> technicians from two
> different utilities who told me to do PRECISELY this when I was
> the cause of static here. No, the power company would not locate the
> problem for me. I had to diagnose it to the pole, then call them in.
> local utility actually asked ME if I knew WHICH piece of hardware ON
> pole was causing the problem so they would NOT have to diagnose it any
[K0iL] This is kinda funny, but sad at the same time. To
diagnose which component on the pole is causing noise, we use an
ultrasonic (UT) detector with a parabolic dish. These typically cost
$5000. A pole mounted RF sniffer will work too, but not as well. And
only the line crews can use the pole sniffer. We used the sniffer
before we got the UT device. We usually would just re-work the whole
pole (tighten all hardware, replace worn stuff) once we determined it
was indeed noisy. Very time consuming and sometimes not even needed to
solve the problem.
> What alternatives are available, BEFORE contacting the utility? I'd
> a better way to ferret out the cause. Any suggestions for some way
> better, not just different?
[K0iL] I think you're asking if there's a better way to find
the pole than an RF noise trace. Yes & No. The only way to trace RF
noise I'm aware of is to physically trace the RF noise to the noisey
poles. However, if you have access to a permanent Storage Scope, try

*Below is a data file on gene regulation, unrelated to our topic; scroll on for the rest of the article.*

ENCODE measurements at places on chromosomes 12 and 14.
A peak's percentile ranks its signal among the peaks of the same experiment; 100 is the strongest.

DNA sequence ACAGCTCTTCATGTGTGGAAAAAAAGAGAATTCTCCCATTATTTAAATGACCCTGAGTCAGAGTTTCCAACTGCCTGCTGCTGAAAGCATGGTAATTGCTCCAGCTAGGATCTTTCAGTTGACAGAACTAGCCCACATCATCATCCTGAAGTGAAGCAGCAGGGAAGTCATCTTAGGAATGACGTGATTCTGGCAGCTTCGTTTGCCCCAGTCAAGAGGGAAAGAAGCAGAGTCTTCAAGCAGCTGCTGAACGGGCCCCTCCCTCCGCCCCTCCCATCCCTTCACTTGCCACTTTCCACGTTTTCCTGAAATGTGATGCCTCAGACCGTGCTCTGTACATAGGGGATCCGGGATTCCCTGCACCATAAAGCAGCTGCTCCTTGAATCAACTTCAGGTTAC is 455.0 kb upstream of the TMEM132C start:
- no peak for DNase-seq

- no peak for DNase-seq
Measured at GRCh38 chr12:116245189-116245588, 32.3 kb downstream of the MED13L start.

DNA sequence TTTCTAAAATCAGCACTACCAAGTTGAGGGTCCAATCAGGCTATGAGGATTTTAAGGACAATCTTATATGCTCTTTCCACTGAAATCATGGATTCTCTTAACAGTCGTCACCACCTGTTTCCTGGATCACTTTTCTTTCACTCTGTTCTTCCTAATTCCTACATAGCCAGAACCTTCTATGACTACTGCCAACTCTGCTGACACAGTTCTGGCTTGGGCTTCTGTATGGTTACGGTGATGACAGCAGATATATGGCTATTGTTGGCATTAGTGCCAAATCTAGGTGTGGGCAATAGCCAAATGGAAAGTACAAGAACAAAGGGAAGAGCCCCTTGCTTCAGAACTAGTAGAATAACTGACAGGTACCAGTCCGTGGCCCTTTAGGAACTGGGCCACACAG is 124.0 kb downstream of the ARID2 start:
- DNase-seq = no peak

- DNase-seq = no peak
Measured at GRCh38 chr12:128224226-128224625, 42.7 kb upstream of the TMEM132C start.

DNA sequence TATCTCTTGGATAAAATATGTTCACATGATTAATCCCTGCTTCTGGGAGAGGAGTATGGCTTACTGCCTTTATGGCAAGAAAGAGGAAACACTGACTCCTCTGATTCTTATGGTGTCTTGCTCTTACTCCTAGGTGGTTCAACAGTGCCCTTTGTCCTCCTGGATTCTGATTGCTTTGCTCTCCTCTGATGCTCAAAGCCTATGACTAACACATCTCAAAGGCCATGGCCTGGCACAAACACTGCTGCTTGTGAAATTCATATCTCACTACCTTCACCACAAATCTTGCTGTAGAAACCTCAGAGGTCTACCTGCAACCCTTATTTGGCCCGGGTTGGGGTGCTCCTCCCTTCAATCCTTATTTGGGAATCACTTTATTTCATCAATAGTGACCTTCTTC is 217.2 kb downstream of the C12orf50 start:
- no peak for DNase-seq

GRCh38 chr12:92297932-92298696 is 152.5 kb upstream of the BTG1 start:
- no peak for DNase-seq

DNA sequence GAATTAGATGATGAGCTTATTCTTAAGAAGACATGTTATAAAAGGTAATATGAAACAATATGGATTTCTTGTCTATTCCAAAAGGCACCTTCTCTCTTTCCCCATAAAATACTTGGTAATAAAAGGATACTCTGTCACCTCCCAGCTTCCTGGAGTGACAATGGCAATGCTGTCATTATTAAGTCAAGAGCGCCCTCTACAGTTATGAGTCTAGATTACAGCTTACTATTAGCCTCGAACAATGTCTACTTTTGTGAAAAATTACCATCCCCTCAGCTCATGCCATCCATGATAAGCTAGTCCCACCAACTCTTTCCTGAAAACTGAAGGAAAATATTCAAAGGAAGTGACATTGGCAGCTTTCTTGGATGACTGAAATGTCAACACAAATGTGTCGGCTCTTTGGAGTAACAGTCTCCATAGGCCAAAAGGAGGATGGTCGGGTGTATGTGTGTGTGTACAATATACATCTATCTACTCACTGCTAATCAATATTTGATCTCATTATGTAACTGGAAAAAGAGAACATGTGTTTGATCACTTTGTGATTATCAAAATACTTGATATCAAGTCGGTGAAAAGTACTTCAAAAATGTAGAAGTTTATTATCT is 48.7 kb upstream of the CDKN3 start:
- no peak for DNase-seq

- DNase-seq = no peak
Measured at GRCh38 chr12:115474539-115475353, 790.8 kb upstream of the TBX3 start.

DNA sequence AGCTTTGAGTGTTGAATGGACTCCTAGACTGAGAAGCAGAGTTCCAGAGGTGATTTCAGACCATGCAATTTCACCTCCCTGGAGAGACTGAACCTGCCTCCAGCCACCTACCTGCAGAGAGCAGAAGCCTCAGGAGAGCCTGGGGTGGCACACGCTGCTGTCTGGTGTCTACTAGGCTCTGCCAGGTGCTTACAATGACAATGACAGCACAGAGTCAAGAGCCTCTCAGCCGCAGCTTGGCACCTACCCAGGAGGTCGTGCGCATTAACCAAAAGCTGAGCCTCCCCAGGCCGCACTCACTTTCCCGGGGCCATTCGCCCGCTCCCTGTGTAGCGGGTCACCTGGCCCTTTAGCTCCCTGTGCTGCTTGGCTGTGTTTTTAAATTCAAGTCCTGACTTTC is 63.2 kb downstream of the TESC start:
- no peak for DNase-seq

taking a shot of the noise you're hearing at the ham shack using the
shack antenna(s). Then start searching using the rising freq method I
described earlier. When you find a noisey pole, compare the wave
patterns to see if they are close (at the same freq of course). RF
Engineers sells an RF locator with a built in storage scope. I wish we
had one, but they're too expensive!
It is still the utilities' responsibility (per Part 15) to clean
up noisey poles (called incidental RF radiators). It sounds like
deregulation is having a negative impact on this aspect of utility
service. Now that practically everyone's on cable TV, there is alot
less phone calls coming in for pwr line RFI at the utilities making it
difficult to justify keeping trained personnel up to date on these
problems. The FCC is starting to enforce the rules once again so maybe
that will help.
I hope I didn't misunderstand your question.
de ed -K0iL
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